In addition to improving service to providers, employers and injured workers, Phillips also will be involved in implementing initiatives approved by the workers' compensation reform package approved by the Legislature last year, which included turning the COHE pilot program into a permanent program and expanding it statewide by 2015.

The legislation also calls for establishing a statewide medical network that will launch next year and a new "stay at work" program, along with incentives to encourage network providers to use "best practices" for occupational health.

"Many of those are innovative, very good changes embraced by businesses and providers. To the extent that we can, our team, including Pete in East Wenatchee, is helping providers get accustomed to the new initiatives. He also will be available to talk with employers," Hansen said.

The statewide expansion means the Spokane-based COHE at St. Luke's Rehabilitation Institute, along with two other COHE organizations involved in the pilot program, will have to reapply through a "request for proposal" process sometime next year, Hansen said. The state calls for selecting six COHEs to cover the entire state. Hansen said St. Luke's intends to be one of them.

Phillips, who was hired in November in preparation for the opening of the new office, is familiar with the L&I system and dealing with workers' compensation claims. His job for the previous eight years was as the absence management coordinator at Central Washington Hospital in Wenatchee, handling all things risk management and claims related. His layoff due to a reduction in force at CWH coincided with COHE's advertisement for someone to head the office here.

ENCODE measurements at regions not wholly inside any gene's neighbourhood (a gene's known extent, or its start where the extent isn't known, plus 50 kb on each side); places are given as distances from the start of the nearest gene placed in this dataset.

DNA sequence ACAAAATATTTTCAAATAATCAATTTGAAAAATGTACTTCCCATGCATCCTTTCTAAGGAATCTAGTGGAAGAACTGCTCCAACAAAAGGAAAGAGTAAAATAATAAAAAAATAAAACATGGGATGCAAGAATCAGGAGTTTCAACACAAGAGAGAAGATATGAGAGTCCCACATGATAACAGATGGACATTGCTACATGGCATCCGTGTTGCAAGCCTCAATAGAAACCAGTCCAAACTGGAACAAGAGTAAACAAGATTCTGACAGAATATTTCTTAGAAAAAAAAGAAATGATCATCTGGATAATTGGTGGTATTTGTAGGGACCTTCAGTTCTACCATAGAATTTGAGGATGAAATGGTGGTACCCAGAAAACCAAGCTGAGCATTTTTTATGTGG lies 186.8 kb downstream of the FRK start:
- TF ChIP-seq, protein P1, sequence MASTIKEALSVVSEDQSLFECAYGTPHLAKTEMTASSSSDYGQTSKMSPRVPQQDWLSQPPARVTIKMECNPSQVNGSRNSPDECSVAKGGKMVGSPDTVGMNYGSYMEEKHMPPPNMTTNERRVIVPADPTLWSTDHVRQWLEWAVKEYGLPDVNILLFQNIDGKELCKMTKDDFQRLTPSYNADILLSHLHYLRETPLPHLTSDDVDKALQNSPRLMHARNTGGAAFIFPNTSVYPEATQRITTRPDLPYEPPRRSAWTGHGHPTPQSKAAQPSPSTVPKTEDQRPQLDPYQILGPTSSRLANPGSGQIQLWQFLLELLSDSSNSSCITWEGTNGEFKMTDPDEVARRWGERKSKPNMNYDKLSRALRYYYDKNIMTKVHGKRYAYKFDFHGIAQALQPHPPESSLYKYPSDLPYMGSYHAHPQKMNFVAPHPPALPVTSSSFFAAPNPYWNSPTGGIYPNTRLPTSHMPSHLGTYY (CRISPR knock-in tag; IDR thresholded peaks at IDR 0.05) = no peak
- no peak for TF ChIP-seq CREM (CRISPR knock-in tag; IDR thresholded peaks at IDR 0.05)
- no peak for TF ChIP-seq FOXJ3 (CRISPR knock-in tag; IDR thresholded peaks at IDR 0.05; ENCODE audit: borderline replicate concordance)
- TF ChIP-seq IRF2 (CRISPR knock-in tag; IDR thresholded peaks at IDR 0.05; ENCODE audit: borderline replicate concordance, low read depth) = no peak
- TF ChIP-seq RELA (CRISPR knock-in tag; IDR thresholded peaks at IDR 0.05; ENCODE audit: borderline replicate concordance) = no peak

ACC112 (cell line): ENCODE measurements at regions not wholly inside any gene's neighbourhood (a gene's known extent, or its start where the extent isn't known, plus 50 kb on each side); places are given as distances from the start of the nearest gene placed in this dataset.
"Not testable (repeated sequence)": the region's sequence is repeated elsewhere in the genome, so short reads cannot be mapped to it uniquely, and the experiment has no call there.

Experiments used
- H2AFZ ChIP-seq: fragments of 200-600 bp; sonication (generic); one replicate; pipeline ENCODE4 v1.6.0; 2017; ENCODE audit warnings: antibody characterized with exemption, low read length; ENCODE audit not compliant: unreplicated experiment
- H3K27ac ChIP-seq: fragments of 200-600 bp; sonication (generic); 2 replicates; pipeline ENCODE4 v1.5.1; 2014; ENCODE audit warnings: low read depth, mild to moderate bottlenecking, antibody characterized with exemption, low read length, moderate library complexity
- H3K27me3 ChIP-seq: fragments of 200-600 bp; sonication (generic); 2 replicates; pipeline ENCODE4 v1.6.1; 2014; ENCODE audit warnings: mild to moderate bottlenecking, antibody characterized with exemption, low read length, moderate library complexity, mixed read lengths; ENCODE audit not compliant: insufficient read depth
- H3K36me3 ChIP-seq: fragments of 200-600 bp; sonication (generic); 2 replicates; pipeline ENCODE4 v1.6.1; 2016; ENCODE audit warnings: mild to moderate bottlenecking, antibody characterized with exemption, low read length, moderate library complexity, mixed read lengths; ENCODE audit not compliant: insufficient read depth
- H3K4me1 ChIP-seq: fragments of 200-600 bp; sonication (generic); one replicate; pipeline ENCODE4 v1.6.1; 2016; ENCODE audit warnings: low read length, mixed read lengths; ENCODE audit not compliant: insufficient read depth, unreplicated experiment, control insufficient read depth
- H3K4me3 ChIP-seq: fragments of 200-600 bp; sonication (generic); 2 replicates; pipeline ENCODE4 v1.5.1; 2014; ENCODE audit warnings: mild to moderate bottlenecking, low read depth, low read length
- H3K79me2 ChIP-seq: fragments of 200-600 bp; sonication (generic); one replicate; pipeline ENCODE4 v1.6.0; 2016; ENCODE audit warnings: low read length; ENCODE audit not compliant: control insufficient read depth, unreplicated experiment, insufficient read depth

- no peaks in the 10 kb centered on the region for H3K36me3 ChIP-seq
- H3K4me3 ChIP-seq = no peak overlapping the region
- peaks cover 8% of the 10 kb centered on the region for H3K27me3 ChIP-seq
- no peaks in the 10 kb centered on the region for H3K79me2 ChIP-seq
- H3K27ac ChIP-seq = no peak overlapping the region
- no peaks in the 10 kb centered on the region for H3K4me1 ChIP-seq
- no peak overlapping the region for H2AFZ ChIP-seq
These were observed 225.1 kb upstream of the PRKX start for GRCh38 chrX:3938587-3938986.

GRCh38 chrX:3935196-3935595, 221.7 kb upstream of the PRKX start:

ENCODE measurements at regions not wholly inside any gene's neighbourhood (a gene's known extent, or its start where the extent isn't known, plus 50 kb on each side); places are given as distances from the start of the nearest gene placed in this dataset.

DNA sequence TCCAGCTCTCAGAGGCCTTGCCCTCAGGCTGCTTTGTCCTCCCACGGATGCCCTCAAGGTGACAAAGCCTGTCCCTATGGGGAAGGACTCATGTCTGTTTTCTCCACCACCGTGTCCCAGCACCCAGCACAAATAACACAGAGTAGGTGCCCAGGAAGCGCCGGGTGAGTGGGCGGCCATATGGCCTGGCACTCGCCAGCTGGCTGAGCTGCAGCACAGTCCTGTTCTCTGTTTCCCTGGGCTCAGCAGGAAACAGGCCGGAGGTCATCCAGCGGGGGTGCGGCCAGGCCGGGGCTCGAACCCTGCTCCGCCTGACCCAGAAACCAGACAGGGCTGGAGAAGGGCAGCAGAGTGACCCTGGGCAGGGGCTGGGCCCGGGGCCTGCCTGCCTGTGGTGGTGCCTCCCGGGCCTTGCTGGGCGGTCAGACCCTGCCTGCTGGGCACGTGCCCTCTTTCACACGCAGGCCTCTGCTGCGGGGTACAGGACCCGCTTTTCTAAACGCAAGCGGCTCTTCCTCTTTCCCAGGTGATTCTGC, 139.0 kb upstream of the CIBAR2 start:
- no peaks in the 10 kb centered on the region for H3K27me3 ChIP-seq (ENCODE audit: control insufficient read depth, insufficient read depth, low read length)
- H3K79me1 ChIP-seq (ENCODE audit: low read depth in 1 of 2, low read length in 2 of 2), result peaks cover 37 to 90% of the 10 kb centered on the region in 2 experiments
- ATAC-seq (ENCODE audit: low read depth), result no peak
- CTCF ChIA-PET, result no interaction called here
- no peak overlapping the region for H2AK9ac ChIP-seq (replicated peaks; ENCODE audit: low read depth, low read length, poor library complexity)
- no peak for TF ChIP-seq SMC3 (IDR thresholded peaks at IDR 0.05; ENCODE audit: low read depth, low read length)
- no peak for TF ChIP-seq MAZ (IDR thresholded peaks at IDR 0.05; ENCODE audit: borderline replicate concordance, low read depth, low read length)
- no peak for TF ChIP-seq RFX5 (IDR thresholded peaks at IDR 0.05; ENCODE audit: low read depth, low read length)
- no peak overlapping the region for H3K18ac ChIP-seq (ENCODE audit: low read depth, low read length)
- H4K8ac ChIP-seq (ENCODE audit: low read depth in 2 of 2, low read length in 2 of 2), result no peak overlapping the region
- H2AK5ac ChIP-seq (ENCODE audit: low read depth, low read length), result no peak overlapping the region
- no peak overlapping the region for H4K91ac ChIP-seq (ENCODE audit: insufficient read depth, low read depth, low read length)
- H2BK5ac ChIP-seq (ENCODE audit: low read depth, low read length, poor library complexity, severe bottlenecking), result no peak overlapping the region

In addition to his familiarity with the overall process, Phillips also has experience in self-insured workers compensation programs, both from working CWH and from previous employment. And he worked for L&I for several years before that.

All of it will come in handy with the coming program changes.

COHE is starting to work on agreements with self-insured employers to provide a similar streamlining service as that provided to the L&I claims. Self-insured employers provide industrial insurance benefits to their own workers, rather than going through the state. The Department of Labor and Industries, however, oversees the program.

"It's still the same panel of doctors and claim initiative. We have the resources available to assist injured workers. We are enhancing communications between the provider and the employer," Hansen said.

Depending on how the program goes, other large employers might join.

"We're talking the big box retailers, people who make airplanes and city and county governments," he said. "A number of them have expressed an interest. Right now L&I is the middle man in negotiating with the self-insureds. We will watch it for six months and will know by the end of 2012 if the proof is there. I'm not sure what the procedure will be after that," he said.

In this area, he said, several organizations that self-insure have expressed interest including Alcoa and the North Central Educational Service District.

Jerrie Heyamoto
(509) 232-8132